Saturday , May 25 2019
BREXIT

When Flipping A Coin Sets The Fate Of A Nation

A ship with an august history is lost at sea. A dense fog has encompassed the ship, and the crew suspects that the navigation instruments are damaged.  No one seems to know the right direction to take in order to avoid encounters with reefs, shallow seas and bad weather. The crew decides to vote between only two options: north or south. 51% want to head south and 49% choose north. The captain says that the majority has spoken and decides to head south. Suddenly, a rock comes into view, and the crewmembers are now eager to change direction and head north. But the captain says such a change would be a betrayal of the election, and therefore they should continue heading south no matter what the cost.

This story brings up some interesting questions: In an unfamiliar setting, should we choose a new path when the fog is dense? Would it make sense to ask the crew to vote again when new information comes to light? With such a narrow margin, should the 51% have the right to rule the fate of the ship?

Having designed and conducted hundreds of statistical surveys over the past ten years, I’ve developed the ability to determine whether the outcome of a survey will be dependable or not by assessing its design. Survey results tend to be more reliable when survey questions are easily interpretable. Do you smoke or not? Do you wear glasses or not? Do you have life insurance? All these are questions that people can answer in the blink of an eye, with great certainty.

However, the use of surveys, questionnaires or referenda to measure complex and multifaceted opinions can result in unclear conclusions that are not indisputably in favour of any particular action. The 2016 Brexit referendum question had a long list of hidden premises and consequences but merely asked respondents to choose between two simple options. How could voters give a meaningful answer when no one knew the true consequences of either option? The vote result might seem to be scientifically accurate, but upon closer inspection, it is not the true will of the electorate. The purpose of voting systems is not to muddle our thoughts on the issues addressed, but in this case, that is what was done.  Let’s re-examine the situation to ascertain what message the Brexit referendum conveyed.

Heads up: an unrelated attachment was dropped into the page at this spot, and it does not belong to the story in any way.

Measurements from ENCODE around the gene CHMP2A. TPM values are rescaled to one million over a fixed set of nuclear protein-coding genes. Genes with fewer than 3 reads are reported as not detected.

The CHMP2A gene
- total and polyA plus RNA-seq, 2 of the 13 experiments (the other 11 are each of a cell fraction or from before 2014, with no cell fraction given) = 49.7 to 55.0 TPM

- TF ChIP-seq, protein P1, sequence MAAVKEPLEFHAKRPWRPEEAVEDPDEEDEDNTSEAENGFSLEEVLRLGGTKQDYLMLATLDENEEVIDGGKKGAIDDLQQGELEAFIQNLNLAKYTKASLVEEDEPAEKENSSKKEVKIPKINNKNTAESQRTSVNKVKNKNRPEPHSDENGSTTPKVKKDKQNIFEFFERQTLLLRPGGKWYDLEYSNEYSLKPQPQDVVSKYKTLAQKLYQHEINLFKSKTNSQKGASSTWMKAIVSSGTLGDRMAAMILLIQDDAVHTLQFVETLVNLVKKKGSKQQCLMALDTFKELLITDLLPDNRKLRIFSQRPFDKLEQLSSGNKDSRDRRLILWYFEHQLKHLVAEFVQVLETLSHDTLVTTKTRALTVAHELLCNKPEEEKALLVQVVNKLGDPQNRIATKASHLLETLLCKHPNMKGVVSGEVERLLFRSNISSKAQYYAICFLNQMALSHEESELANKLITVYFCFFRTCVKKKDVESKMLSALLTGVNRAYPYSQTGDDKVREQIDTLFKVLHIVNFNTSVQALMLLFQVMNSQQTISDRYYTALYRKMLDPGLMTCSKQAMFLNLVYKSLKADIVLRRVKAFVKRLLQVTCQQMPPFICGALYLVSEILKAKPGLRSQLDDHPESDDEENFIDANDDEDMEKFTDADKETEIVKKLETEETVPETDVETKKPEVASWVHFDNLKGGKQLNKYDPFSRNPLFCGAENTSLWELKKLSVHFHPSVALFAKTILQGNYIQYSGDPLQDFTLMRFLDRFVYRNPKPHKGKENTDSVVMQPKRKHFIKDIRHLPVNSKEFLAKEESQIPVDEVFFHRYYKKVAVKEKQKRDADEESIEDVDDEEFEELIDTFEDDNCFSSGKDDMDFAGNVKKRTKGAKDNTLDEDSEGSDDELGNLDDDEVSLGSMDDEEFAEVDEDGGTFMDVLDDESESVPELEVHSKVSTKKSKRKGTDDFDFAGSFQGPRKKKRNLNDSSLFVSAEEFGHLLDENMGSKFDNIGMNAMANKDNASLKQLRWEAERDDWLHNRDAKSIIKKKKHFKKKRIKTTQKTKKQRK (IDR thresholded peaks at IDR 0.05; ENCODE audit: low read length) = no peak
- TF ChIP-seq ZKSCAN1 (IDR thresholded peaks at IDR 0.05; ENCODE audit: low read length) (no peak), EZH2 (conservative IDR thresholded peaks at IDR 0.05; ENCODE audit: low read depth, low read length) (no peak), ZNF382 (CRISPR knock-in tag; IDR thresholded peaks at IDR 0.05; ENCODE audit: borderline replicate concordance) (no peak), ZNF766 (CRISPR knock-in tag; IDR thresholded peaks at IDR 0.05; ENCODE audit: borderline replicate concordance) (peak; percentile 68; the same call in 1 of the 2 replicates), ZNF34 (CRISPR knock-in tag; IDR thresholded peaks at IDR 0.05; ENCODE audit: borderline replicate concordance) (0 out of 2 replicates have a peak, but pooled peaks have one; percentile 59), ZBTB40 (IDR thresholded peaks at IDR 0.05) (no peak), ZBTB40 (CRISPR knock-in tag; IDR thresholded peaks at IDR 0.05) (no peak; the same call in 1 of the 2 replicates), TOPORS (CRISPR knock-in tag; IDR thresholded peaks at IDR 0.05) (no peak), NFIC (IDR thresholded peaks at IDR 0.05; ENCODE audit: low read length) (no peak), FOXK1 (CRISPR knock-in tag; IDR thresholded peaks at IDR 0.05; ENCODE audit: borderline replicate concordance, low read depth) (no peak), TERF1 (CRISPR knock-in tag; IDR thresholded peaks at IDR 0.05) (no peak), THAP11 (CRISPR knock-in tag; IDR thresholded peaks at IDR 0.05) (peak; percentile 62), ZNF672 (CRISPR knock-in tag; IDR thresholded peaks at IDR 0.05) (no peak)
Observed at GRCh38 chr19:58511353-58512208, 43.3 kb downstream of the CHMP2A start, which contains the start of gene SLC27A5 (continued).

Undependable results can occur when the question asked has one or more of these attributes:

  • Oversimplification.  An oversimplified question can be interpreted in a multitude of ways, and depending on how it is interpreted, the answer could vary. The phrasing of the question could influence the answerer’s reading of it while also creating additional questions in the respondent’s mind.
  • Unclear premises and consequences. Questions with unclear premises and consequences are difficult to answer because not enough information is provided.  In order to answer the question “Do you want to travel to China?” we need to know more.  Price, travel time, accommodation and travel partners are just a few of the factors that must be revealed.  Otherwise our answer might change from “yes” to “no” as we learn more about the preconditions involved.
  • Voter’s well of knowledge is biased. When authoritative individuals in the media are – deliberately or not – distributing false “facts” and biased viewpoints, survey/election/referendum results might serve only the interests of a small minority and lead a whole nation on a path of ill-judged policies. This occurs in the absence of a clear, unbiased description of the matter at hand.

The volatility that is built into survey outcomes is potentially harmless when those surveys are taken periodically to measure changes over time. But asking just once about a complex scenario and using the result as a foundation for important decisions can lead to trouble.  We could end up with misleading guidance and incorrect conclusions disguised as science.

Therefore, we must pay closer attention to the interpretation of survey, poll, election, and referendum results.  It is crucial that we know when the moment is right to act firmly and make important decisions that are based on the results and analysis of such surveys. Those who conduct and analyse these studies must also become more skilful in translating with full integrity their actual meaning.  Unfortunately, it is a common practice to misinterpret an outcome in favour of a particular interest.  Misreading on purpose serves motivations other than public interest.